Outcome following gastrointestinal tract decontamination and intravenous fluid diuresis in cats with known lily ingestion: 25 cases (2001–2010)

Alice J. Bennett Department of Clinical Studies, Matthew J. Ryan Veterinary Hospital, School of Veterinary Medicine, University of Pennsylvania, Philadelphia, PA 19104.

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Erica L. Reineke Department of Clinical Studies, Matthew J. Ryan Veterinary Hospital, School of Veterinary Medicine, University of Pennsylvania, Philadelphia, PA 19104.

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Abstract

Objective—To describe the outcome of cats treated with gastrointestinal tract decontamination, IV fluid diuresis, or both after ingestion of plant material from lilies of the Lilium and Hemerocallis genera.

Design—Retrospective case series.

Animals—25 cats evaluated after ingestion of lily plants.

Procedures—Medical records of cats examined at the Matthew J. Ryan Veterinary Hospital of the University of Pennsylvania with known lily ingestion between July 2001 and April 2010 were reviewed. Inclusion in the study required evidence of lily plant ingestion within the preceding 48 hours. Type of lily ingested, time of ingestion, gastrointestinal tract decontamination procedures performed, and IV fluid diuresis were recorded. The presence or absence of acute kidney injury was determined by evaluating BUN concentration, creatinine concentration, and urine specific gravity. Outcome was defined as survival to discharge, death, or euthanasia.

Results—The time from ingestion until evaluation at the Matthew J. Ryan Veterinary Hospital of the University of Pennsylvania ranged from < 30 minutes to 48 hours. Nineteen cats received gastrointestinal tract decontamination (18 cats at our hospital and 1 cat by the referring veterinarian). Twenty-three cats were admitted to the hospital for IV fluid diuresis, supportive care, and monitoring. Seventeen of these 23 (74%) cats had normal BUN and creatinine concentrations throughout hospitalization. At the time of discharge from the hospital, 2 of the 23 (9%) hospitalized cats had an increased BUN concentration, creatinine concentration, or both. All 25 (100%) cats survived to discharge from the hospital.

Conclusions and Clinical Relevance—In this series of cats treated with gastrointestinal tract decontamination, IV fluid diuresis, or both within 48 hours after lily ingestion, the outcome was good, with a low incidence of acute kidney injury. Future studies are needed to determine the most effective gastrointestinal tract decontamination procedures and optimal duration of IV fluid therapy.

Abstract

Objective—To describe the outcome of cats treated with gastrointestinal tract decontamination, IV fluid diuresis, or both after ingestion of plant material from lilies of the Lilium and Hemerocallis genera.

Design—Retrospective case series.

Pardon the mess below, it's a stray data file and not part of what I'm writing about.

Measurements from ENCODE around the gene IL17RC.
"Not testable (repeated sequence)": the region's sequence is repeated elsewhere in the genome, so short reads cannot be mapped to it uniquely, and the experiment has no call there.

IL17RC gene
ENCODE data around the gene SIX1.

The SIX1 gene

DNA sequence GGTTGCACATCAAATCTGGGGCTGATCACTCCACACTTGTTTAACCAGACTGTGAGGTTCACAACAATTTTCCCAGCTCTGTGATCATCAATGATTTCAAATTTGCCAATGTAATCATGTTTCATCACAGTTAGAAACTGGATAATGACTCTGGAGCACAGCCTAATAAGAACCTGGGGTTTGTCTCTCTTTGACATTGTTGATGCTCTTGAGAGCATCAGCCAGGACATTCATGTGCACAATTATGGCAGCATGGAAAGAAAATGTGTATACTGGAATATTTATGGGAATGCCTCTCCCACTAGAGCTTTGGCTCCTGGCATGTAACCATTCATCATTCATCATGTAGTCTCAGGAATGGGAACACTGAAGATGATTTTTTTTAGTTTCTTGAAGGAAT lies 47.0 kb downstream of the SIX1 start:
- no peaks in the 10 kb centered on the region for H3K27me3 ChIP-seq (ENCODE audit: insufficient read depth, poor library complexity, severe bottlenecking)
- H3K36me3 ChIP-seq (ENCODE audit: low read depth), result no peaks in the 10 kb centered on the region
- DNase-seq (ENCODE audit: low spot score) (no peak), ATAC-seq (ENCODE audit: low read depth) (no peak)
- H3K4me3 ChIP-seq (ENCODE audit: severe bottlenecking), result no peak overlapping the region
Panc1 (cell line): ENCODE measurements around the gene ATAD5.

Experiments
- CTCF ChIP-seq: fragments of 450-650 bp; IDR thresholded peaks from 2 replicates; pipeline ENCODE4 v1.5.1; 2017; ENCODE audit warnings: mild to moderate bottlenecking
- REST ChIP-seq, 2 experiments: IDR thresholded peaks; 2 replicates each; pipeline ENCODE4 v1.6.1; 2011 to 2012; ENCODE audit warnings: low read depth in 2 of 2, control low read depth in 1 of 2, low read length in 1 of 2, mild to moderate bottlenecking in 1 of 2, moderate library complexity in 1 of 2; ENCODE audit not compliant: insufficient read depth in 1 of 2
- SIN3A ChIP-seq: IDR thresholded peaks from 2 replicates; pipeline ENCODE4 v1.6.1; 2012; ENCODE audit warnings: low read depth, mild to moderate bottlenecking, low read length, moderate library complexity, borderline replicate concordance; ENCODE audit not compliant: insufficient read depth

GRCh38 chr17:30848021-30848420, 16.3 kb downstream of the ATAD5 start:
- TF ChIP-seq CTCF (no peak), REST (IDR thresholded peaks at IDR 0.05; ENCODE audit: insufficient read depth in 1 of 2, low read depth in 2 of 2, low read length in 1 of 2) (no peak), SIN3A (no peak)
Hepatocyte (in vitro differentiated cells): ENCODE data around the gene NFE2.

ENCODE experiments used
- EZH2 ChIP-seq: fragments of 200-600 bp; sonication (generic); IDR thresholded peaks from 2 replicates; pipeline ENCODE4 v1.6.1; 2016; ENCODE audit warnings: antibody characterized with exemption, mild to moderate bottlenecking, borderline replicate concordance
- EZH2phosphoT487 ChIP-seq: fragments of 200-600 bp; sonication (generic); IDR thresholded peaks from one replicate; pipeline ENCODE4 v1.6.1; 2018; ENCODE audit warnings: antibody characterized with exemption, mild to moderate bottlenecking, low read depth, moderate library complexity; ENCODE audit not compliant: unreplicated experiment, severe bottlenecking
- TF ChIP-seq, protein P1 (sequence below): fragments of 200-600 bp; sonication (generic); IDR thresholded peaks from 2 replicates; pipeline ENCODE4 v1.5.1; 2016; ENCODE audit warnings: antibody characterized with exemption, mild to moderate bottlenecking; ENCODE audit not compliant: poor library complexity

Animals—25 cats evaluated after ingestion of lily plants.

Procedures—Medical records of cats examined at the Matthew J. Ryan Veterinary Hospital of the University of Pennsylvania with known lily ingestion between July 2001 and April 2010 were reviewed. Inclusion in the study required evidence of lily plant ingestion within the preceding 48 hours. Type of lily ingested, time of ingestion, gastrointestinal tract decontamination procedures performed, and IV fluid diuresis were recorded. The presence or absence of acute kidney injury was determined by evaluating BUN concentration, creatinine concentration, and urine specific gravity. Outcome was defined as survival to discharge, death, or euthanasia.

Results—The time from ingestion until evaluation at the Matthew J. Ryan Veterinary Hospital of the University of Pennsylvania ranged from < 30 minutes to 48 hours. Nineteen cats received gastrointestinal tract decontamination (18 cats at our hospital and 1 cat by the referring veterinarian). Twenty-three cats were admitted to the hospital for IV fluid diuresis, supportive care, and monitoring. Seventeen of these 23 (74%) cats had normal BUN and creatinine concentrations throughout hospitalization. At the time of discharge from the hospital, 2 of the 23 (9%) hospitalized cats had an increased BUN concentration, creatinine concentration, or both. All 25 (100%) cats survived to discharge from the hospital.

Conclusions and Clinical Relevance—In this series of cats treated with gastrointestinal tract decontamination, IV fluid diuresis, or both within 48 hours after lily ingestion, the outcome was good, with a low incidence of acute kidney injury. Future studies are needed to determine the most effective gastrointestinal tract decontamination procedures and optimal duration of IV fluid therapy.

Ingestion of plant material from lilies of the Lilium and Hemerocallis genera is known to cause AKI in cats, with the devastating, potentially fatal effects well documented in the veterinary literature.1–4,a The clinical signs of lily toxicosis typically include gastrointestinal tract signs (eg, vomiting, ptyalism, anorexia, and diarrhea), signs attributable to AKI (ie, polydipsia, polyuria, oliguria, anuria, renomegaly, signs of abdominal or renal pain, and oral ulceration), and nonspecific signs such as dehydration, hypothermia or fever, lethargy, depression, ventricular premature contractions, and death.1–10,a Neurologic signs (eg, ataxia, disorientation, head pressing, tremors, and seizures),1,3,6,11 pancreatic degeneration or pancreatitis,3,11 and paw and facial edema6 have also been reported. Expected clinical pathological testing results from affected cats reflect AKI and include azotemia, with some authors reporting a disproportionately elevated creatinine concentration,5,7–9 hyperphosphatemia, hypokalemia or hyperkalemia, hypocalcemia or hypercalcemia, anemia, metabolic acidosis, glucosuria, proteinuria, hematuria, decreased USG, and the presence of epithelial and granular casts in the urine.2–4,6–8,a Others have reported various elevations in hepatobiliary biomarkers, including activities of alanine transaminase, aspartate transaminase, alkaline phosphatase, and total bilirubin concentration.2,5,6